Second-Place Finish Earns Aquamen Slot at Easterns
It was the game that they had aimed for all season.
This weekend at the New England Championships held in Providence, R.I., Harvard climbed all the way to the finals--only to lose yet again to Brown.
But despite the disappointing loss to the Bruins, Harvard earned an invitation to the Easterns at Annapolis next weekend as a result of its 6-4 win over Yale in the semifinals.
The Bruins bullied the Crimson to a 12-7 win and won the New England tournament which it has dominated for several years now.
The inability to beat Brown, in the words of senior Co-Captain Andy Freed, represents a source of "unspeakable frustration."
"We took them to overtime earlier in the season," sophomore Peter Richards added. "We knew we could beat them. We played hard, but Brown was just as intense."
But the weekend wasn't as bad as the Brown game might make it seem. After all, Harvard did reach the finals of a major tournament. And they did it by beating old nemesis UMass in the first round, 10-5.
"The UMass game was probably our biggest win," sophomore Kio Lippett said, "since they've beaten us twice this season."
That win, following a 16-10 victory over MIT, advanced the Crimson to its matchup against Yale.
"The only reason the [Yale] game was close was that we were kind of looking forward to Brown," Richards said.
Everything was looking good. At the tail end of a miraculous weekend, the mood was set for a miraculous win over Brown. The question in everyone's minds was: Could it really happen?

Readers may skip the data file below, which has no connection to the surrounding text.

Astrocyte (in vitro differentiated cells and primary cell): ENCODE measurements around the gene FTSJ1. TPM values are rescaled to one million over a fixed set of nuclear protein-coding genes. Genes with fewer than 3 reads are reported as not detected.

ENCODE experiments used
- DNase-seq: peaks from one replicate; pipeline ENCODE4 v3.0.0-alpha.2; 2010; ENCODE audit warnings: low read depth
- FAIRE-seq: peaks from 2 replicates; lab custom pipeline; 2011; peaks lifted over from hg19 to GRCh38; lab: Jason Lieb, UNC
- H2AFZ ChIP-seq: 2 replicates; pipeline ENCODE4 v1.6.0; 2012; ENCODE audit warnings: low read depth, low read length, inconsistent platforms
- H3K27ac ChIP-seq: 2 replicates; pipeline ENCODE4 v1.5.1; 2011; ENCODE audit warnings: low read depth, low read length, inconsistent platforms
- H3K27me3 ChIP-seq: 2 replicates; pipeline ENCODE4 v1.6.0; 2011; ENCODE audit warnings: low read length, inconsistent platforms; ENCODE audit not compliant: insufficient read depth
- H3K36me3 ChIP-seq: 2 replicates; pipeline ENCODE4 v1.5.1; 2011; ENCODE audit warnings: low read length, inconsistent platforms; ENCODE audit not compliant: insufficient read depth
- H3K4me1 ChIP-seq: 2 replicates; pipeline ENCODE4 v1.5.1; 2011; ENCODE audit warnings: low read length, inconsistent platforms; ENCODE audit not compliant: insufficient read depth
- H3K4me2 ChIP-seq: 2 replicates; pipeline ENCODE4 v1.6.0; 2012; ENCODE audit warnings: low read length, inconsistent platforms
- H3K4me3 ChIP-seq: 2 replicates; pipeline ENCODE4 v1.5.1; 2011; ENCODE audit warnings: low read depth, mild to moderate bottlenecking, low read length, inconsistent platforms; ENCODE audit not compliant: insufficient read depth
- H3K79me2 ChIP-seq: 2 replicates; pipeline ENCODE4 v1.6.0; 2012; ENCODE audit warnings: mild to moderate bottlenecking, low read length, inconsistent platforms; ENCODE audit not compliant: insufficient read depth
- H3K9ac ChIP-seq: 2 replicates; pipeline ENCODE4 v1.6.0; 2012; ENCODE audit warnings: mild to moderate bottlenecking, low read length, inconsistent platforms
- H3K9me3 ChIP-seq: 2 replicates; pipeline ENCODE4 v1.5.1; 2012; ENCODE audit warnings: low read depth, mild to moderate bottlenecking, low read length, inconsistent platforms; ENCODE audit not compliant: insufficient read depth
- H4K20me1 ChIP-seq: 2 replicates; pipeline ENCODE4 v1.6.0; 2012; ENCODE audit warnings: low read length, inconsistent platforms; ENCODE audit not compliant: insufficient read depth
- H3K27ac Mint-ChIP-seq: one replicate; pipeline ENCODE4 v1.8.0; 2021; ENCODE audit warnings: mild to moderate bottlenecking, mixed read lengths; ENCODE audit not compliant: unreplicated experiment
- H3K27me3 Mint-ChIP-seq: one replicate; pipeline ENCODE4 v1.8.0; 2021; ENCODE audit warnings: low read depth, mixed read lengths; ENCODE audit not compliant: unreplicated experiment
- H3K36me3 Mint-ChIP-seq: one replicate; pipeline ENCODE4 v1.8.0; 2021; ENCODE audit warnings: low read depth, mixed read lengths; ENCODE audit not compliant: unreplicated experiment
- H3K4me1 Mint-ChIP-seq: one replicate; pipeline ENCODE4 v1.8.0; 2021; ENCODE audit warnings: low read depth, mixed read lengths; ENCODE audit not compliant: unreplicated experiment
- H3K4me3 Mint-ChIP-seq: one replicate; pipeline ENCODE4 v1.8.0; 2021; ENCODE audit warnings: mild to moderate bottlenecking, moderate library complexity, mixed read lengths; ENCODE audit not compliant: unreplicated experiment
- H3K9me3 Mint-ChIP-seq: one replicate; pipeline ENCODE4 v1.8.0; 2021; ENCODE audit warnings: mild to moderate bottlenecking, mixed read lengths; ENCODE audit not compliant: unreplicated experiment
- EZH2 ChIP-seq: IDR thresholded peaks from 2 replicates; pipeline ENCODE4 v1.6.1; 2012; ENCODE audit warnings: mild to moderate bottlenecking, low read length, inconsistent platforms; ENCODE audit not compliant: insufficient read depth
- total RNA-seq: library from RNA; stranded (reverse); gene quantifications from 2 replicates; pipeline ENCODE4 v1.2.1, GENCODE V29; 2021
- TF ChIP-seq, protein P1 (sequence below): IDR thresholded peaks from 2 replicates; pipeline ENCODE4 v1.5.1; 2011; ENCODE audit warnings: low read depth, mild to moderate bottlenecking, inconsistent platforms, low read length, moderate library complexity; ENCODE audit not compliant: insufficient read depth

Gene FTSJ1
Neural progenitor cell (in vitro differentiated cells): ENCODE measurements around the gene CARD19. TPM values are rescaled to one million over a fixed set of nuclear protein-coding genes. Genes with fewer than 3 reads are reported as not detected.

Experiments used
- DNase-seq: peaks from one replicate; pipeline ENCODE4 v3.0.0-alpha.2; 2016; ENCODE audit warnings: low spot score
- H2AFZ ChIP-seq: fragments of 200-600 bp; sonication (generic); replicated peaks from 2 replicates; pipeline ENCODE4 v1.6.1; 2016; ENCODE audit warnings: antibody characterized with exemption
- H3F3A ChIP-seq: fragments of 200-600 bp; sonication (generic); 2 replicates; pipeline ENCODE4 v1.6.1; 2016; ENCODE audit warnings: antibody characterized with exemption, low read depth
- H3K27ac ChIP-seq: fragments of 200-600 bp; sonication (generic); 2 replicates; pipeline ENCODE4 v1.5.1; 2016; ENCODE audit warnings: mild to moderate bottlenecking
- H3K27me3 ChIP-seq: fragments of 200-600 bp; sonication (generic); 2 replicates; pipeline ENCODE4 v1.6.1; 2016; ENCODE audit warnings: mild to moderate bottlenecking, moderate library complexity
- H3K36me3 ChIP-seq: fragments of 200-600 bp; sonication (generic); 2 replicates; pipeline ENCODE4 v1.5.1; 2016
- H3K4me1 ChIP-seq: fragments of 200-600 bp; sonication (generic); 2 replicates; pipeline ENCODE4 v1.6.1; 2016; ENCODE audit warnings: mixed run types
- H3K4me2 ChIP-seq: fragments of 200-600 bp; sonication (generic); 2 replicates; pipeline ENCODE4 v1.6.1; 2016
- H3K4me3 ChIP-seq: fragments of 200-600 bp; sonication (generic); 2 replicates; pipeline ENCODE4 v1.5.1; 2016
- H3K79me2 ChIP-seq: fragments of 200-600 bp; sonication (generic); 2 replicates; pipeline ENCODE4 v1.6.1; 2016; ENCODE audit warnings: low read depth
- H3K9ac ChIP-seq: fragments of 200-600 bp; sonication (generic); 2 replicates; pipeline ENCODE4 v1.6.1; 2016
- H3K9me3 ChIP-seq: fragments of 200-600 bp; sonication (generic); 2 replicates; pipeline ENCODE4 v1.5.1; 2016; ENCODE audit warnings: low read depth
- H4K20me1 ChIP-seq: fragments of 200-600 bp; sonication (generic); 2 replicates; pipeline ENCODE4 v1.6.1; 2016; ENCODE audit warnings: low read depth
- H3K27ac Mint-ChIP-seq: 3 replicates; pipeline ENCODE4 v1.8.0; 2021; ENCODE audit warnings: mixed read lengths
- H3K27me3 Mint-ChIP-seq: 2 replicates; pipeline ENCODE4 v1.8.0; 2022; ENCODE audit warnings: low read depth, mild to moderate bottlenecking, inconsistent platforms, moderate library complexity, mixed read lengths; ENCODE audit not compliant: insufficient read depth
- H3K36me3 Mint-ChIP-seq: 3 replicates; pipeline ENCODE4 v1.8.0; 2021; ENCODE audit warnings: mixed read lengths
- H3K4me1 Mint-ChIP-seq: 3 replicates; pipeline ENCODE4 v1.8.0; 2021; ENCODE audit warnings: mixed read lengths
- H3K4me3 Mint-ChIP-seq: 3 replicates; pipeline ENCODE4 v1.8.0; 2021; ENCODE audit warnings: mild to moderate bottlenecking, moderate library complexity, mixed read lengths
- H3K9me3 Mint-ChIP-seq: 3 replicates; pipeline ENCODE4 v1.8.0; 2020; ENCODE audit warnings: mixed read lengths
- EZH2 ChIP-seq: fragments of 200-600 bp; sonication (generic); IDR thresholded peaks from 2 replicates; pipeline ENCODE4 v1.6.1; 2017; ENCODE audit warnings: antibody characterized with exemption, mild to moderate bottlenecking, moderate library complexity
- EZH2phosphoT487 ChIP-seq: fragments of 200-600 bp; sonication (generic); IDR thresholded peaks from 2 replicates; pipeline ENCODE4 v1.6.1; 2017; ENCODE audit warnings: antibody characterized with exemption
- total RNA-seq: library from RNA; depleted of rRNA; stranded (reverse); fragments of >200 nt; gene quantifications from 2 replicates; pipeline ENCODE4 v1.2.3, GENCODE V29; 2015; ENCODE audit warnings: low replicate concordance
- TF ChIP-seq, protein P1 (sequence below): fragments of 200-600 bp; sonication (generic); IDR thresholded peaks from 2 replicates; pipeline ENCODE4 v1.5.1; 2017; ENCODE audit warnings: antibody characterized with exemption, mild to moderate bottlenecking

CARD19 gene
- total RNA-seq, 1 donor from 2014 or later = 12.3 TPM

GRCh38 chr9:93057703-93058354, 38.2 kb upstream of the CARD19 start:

The game began mildly enough. The Bruins kept the Crimson scoreless until freshman Chad Barker hurled the first of his three goals into the net with 1:37 left in the first quarter to make it 2-1.
"We were in the game," Coach Chris Hafferty said. "But it has been a problem with my coaching to generate offense on this team."
"Our man-up situation was horrible. We had 10 opportunities and only converted one. That's the story of the game right there," Freed said.
Despite Coach Hafferty's prognosis, the intensity was also a factor. The Bruins held a 4-3 halftime lead. Unlike the UMass game, however, the Crimson began to lose its intensity.
"We have a habit of relaxing in the second half," Lippett said. "After we led 3-0 in the first quarter [against UMass], we wanted to play as if it was tied."
In the Brown game, "our intensity was there, we just didn't maintain it," Lippett said.
Whatever explanation one chooses, the Bruins came back with a powerful resurgence. And the Crimson struggled with frustration as the game slipped away.
"What's that old saying?" Hafferty asked. "Again, we're the bridesmaid instead of the bride. That's no consolation for us."